The job gains reported this morning don’t reflect a rapidly growing economy, but they provided enough relief to markets to boost stocks into record territory. The Dow last traded at 14,986 about 276 pts higher than last Friday. The S&P 500 is trading at 1,615. Gold is trading lower at $1,464 an ounce, while oil futures at $95.57 a barrel. Gas prices, (Regular in El Dorado Hills, Costco, AM/PM), are at $3.59/Gal. There’s a great “App” called “Gas Buddy” that will allow you to find the cheapest gas prices where ever you are and map you to the station.
Yields on 10-year Treasury notes, which move inversely to prices, last traded at 1.75%. 30-year Treasury Bond yields last traded at 2.95%. Mortgage Bonds have broken out of the downward trend (higher rates) they’ve been trading in since Dec 5, 2012 and continue to have established a higher range (lower rates). The MBS (Mortgage Backed Security) FNMA 30-year fixed 3.0% coupon, containing 3.25-3.625% mortgages, pretty much the benchmark or how rate sheets are priced these days is currently trading at 104.125 a tad worse than where we were last Friday. Basically each percent change in the price of the security translates to the price (or points paid or credited) of the mortgage rate. The higher the number (price), the better the rate.
In economic news this week; get your popcorn ready, it’s been a full week of economic news. the reader’s digest version is The economy is faltering early in the new year, the Fed Gods had a meeting housing seems to have reached a bottom and is at least in recovery mode and job growth seems to have rebounded a bit.
What ultimately drives the economy is spending. Without primarily consumer spending we have no economic growth.. Well… consumers were more cautious spenders in March and income growth also slowed, reinforcing a mass of reports that indicate the economy slowed as the spring began. Consumer spending rose just 0.2% last month, down from 0.7% in February. It was the smallest gain in three months. When Americans buy more goods and services, businesses generate higher sales and profits and can afford to hire workers. Less spending results in slower economic growth. Americans spent more in March on services such as eating out, but they also paid higher utility bills because of an unusually cold March. That accounted for a big chunk of the spending. Utility bills are expected to decline in the next month or two, letting consumers save the extra cash or spend it on other things. We’ll see.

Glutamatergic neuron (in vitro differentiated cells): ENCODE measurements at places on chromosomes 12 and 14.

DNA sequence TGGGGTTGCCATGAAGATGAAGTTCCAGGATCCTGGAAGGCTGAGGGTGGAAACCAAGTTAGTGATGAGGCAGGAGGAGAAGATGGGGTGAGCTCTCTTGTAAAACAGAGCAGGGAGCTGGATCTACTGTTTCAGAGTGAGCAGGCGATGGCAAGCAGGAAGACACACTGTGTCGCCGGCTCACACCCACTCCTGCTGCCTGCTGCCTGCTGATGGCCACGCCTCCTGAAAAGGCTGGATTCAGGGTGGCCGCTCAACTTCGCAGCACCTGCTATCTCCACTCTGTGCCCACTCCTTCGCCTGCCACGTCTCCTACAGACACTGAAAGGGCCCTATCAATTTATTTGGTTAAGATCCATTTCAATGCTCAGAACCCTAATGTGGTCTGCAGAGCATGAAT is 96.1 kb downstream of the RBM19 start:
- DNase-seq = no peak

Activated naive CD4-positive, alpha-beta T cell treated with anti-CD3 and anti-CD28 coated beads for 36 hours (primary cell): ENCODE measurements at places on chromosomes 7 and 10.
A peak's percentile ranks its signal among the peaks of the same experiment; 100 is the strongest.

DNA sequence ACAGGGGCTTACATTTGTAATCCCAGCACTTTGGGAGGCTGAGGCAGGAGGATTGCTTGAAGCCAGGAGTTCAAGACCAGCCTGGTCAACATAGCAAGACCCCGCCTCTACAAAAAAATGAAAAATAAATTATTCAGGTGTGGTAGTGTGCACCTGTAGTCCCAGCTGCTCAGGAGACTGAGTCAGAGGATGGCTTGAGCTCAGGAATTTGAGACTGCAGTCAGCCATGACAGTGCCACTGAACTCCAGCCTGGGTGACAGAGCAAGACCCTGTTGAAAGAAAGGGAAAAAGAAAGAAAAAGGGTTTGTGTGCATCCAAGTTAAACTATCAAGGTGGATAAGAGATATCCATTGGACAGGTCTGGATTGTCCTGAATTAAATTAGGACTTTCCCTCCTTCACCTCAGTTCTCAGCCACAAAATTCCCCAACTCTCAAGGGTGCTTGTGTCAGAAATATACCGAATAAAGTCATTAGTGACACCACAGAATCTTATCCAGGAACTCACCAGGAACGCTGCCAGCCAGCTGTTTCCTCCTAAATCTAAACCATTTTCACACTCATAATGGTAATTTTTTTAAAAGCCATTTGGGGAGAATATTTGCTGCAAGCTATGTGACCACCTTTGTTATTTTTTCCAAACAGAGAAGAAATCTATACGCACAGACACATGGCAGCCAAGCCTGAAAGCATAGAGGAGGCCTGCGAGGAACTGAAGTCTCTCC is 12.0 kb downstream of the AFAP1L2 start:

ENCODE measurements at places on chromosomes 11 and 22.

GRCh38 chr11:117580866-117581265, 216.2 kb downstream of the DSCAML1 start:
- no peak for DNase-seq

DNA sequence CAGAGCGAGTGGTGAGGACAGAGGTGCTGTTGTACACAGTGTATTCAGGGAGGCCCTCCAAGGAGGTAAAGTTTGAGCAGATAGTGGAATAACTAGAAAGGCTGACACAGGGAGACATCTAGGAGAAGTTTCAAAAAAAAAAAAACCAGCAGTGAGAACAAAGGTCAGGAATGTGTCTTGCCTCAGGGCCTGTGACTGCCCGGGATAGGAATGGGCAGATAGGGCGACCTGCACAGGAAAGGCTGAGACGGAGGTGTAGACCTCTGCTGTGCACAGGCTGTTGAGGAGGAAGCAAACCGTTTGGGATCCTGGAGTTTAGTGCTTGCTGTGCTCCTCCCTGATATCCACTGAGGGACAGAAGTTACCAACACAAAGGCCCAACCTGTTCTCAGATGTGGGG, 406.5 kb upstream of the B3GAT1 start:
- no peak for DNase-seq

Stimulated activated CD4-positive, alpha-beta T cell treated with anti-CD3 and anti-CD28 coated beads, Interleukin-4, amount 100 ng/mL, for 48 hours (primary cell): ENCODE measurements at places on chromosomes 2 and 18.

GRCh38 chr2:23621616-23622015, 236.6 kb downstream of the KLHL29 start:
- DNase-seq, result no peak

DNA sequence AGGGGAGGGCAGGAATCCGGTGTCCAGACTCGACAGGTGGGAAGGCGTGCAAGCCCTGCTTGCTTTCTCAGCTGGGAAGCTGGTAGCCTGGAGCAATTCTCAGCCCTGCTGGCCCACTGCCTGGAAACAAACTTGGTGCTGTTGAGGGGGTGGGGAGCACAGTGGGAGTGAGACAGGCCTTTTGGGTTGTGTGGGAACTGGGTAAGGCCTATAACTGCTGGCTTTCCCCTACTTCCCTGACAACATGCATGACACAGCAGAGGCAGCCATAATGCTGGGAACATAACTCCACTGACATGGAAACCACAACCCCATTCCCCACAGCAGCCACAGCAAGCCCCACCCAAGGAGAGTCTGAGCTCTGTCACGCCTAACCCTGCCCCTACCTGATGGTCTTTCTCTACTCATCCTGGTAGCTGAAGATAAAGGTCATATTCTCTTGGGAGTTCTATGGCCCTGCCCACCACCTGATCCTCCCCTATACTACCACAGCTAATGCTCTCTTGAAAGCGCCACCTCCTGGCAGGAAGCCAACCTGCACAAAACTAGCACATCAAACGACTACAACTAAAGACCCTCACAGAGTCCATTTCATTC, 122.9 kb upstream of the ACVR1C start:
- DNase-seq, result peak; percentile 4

While we spent less money we apparently grew more confident in April despite mounting evidence the economy may have slipped into another spring lull. The consumer confidence index rose to 68.1 this month from 61.9 in March, according to the nonprofit Conference Board, publisher of the report. Consumer confidence took a fall in March partly because of the “sequester,” the law requiring billions in federal spending cuts that dominated headlines last month. Yet the controversy over the sequester has largely died down, or fell out of media favor, while rising stock prices and falling gasoline costs may have eased concerns, at least for the moment. Before the 2007-2009 recession, the consumer confidence index hovered around the 100 mark. The index is a good long-term indicator of where the economy is headed, but it can be very choppy on a month-to-month basis.
U.S. manufacturers barely expanded in April as the industry’s rate of growth slowed to the lowest pace since December, fell to 50.7% from 51.3% in March according to the closely followed ISM or Institute for Supply Management index. Reading over 50 indicate more manufacturers are expanding instead of contracting.